Judith Owen Considers Somebody's Child (And Embraces Her Dazzling Musical Family)

The last time I heard singer and pianist Judith Owen at Manhattan’s Iridium club, she was celebrating the release of her new CD, “Somebody’s Child” (Twanky Records).
She’ll take a detour from tour opening for Bryan Ferry (who apparently endorses her version of his “More Than This”) to return to Iridium on March 31.
At that last gig, before playing the new album’s title track (see the above clip), she explained its backstory:

I was in New York, in the middle of winter, and I saw this beautiful young woman, about nine months pregnant, barefoot in the snow, wearing a trash bag, that was all she had, stomach out and in a state. I was crossing the street, with everybody else, trying to avoid her, when I thought, “That’s somebody’s child, and if my life had been different, that could have been me.  Or any of us!” We’re all so dehumanized, and this whole record is about reconnecting with our humanity, really seeing what’s around us, discarding, even if it is just for a moment, our constant state of denial.

In lesser hands—Owen plays piano with sensitivity and hipness—and lesser voice—hers moves from breathy to declarative without guile—this sort of thing might grow cloying or preachy.
But when Owen sang of a “girl on the street in a trashbag dress/baby in her belly” she sounded simply honest, reflective. It felt like unabashed gratitude.
On the new album, Owen’s adaption of “Aquarius,” from the musical “Hair,” which I love, could easily have leaned toward irony or sarcasm. It doesn’t resolve into “Let the Sunshine In,” nor does it attempt to draw meaning from or mock the nonsensical lyrics.
It simply grooves.
Owen called her new album a team effort. On “That’s Why I Love My Baby,” her husband, Harry Shearer, plays the upright bass. (He likely wasn’t wearing the wig and foil-wrapped courgette of his bass-playing days as Spinal Tap’s Derek Smalls, but one never knows.)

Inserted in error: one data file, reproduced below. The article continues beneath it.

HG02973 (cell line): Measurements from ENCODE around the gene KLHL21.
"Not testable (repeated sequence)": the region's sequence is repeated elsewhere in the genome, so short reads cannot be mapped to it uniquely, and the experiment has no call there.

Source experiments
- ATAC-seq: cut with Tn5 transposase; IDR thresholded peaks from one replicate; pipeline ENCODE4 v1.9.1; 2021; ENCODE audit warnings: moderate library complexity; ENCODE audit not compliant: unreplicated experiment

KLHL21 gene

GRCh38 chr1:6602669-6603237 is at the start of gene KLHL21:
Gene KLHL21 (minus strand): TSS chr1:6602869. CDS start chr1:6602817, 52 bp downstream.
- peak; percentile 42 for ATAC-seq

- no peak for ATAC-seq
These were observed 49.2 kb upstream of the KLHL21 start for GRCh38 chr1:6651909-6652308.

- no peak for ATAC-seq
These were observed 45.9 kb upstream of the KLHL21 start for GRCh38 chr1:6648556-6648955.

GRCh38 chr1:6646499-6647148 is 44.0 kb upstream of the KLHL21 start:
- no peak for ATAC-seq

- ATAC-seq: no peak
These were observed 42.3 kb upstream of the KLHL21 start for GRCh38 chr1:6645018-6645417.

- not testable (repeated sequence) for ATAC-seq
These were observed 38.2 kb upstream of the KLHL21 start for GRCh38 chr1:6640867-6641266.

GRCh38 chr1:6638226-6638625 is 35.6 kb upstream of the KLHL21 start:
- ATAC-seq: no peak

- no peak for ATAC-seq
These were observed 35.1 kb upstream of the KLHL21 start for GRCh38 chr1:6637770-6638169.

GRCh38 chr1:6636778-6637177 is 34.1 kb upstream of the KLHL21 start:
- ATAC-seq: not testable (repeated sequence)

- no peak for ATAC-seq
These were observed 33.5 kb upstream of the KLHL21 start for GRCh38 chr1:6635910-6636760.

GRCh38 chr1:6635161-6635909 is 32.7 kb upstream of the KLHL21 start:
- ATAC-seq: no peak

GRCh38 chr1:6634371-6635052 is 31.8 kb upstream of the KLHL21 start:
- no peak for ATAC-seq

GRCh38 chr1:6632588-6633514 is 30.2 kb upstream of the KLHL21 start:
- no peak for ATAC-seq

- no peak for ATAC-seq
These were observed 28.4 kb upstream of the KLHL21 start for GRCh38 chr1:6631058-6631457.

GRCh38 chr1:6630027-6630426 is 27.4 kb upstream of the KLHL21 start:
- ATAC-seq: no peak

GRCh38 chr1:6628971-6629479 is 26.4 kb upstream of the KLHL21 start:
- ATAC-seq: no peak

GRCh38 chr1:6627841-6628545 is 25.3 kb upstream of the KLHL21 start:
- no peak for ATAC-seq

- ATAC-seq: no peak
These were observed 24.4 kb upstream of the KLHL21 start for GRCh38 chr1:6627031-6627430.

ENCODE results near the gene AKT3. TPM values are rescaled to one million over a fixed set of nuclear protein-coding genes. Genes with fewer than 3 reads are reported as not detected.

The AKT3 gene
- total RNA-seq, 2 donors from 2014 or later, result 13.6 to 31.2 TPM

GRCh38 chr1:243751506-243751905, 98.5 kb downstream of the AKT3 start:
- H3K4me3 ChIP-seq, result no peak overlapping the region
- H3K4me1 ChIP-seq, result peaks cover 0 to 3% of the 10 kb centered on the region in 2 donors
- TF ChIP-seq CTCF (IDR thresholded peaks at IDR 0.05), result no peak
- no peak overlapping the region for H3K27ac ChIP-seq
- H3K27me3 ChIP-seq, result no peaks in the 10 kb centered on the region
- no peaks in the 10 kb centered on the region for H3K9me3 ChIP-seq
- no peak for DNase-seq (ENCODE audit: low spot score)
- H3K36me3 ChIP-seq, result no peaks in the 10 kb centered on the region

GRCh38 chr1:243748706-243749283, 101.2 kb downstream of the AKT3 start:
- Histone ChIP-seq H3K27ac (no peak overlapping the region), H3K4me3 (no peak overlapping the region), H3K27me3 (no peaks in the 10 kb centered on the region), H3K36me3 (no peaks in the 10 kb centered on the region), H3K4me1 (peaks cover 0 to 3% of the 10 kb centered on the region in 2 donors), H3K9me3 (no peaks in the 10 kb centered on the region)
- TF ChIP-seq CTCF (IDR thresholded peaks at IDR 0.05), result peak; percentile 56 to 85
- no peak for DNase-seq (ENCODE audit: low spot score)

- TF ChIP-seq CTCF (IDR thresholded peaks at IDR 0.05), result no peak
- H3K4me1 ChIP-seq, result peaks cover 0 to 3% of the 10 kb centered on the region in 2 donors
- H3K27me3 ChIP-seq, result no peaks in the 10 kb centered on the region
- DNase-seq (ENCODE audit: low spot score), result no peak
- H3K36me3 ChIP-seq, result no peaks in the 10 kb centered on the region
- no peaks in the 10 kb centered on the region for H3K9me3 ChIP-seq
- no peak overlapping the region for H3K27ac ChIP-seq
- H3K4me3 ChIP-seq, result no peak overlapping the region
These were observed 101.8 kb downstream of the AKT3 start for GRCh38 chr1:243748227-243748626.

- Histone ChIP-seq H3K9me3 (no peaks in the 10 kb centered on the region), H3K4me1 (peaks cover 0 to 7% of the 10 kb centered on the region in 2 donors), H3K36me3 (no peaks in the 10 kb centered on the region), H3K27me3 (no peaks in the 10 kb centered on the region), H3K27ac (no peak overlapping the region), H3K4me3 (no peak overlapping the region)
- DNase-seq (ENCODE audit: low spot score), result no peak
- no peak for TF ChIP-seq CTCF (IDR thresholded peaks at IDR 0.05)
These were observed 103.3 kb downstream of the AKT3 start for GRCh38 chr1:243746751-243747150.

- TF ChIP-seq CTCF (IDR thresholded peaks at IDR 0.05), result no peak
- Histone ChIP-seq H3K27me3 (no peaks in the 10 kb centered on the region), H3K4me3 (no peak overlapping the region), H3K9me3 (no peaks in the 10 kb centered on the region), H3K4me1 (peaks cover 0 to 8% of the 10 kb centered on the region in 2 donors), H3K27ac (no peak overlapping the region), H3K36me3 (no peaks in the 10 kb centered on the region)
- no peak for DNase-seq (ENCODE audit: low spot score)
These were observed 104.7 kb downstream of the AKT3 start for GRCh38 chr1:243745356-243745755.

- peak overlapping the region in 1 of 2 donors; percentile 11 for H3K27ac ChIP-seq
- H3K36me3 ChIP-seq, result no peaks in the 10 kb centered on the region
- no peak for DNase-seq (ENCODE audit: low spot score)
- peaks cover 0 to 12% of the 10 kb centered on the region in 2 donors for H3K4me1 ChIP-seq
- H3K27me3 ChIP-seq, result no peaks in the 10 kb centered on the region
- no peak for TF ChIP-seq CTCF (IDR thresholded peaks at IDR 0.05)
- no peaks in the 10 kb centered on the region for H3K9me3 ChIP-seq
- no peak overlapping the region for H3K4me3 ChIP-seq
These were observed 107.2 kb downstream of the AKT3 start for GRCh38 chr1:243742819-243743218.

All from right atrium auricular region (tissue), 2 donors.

Those familiar with the odd blend of bright wit and hard truths Shearer brings to his weekly syndicated radio program “Le Show,” will find a roughly similar combination in Owens sometimes deadpan, sometimes deadly funny between-songs banter. I’ve begun to think of them as the best husband-and-wife comedy team that doesn’t work together.
I recall when they co-hosted an annual Christmas benefit, Shearer had described Owen as “a Welsh woman prone to melancholia who could not stand the fact that, at Christmastime, Southern California was about 78 degrees and sunny.” She confessed the truth in all that. “In a strange way,” she said, “bad weather means Christmas to me.”
As for Owen’s musical team, it’s just sort of an unfair-advantage situation in the way that the Golden State Warriors hold too many aces: the band on the new album includes bassist Leland Sklar, guitarist Waddy Wachtel and drummer Russell Kunkel. (American listeners unfamiliar with those names need immediately check the liner note to their old LPs.)
Sklar, in particular, who will perform at Iridium, is a true master; he is to a particular stripe of folk/rock/pop what Ron Carter is to modern jazz.
Sklar’s strong, supple, wise, modest and dancing approach to electric bass is well showcased on Owen’s “Arianne,” which is, to me, the showstopper on the new CD, and a good example of Owens skills as lyricist, songwriter and musician: She blends personal and political, digs into a rhythm that owes to no one genre, and sings in a confessional manner that will never go out of style.

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